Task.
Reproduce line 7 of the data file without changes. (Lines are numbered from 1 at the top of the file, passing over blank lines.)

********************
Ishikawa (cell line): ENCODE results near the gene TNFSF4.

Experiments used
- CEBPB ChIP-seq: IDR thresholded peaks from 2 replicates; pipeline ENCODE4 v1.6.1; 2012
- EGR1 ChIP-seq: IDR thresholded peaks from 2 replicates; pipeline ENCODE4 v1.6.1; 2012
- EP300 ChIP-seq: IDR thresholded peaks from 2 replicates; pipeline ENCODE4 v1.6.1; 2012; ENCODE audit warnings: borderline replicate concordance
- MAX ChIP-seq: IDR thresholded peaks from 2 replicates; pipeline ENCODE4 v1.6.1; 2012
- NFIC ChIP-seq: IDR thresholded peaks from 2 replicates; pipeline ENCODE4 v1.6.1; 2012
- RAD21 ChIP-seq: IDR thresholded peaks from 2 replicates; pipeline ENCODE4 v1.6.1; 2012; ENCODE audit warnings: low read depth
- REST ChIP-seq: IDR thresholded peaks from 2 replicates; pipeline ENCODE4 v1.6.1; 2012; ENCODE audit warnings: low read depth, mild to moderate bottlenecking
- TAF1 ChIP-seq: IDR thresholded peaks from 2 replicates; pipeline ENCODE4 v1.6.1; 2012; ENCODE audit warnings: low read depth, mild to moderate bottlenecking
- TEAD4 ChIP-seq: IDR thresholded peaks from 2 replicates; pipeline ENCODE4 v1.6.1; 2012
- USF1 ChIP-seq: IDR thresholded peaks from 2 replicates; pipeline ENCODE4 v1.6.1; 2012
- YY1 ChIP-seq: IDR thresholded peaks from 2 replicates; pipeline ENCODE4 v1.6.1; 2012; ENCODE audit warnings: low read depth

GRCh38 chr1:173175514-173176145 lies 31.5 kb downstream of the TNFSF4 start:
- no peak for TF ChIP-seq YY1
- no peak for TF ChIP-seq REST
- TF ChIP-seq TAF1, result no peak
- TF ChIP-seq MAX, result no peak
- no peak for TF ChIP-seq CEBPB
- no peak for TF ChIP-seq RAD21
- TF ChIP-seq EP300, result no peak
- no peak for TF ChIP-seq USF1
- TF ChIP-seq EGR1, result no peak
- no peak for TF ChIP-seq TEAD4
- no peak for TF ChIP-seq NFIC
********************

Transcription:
- NFIC ChIP-seq: IDR thresholded peaks from 2 replicates; pipeline ENCODE4 v1.6.1; 2012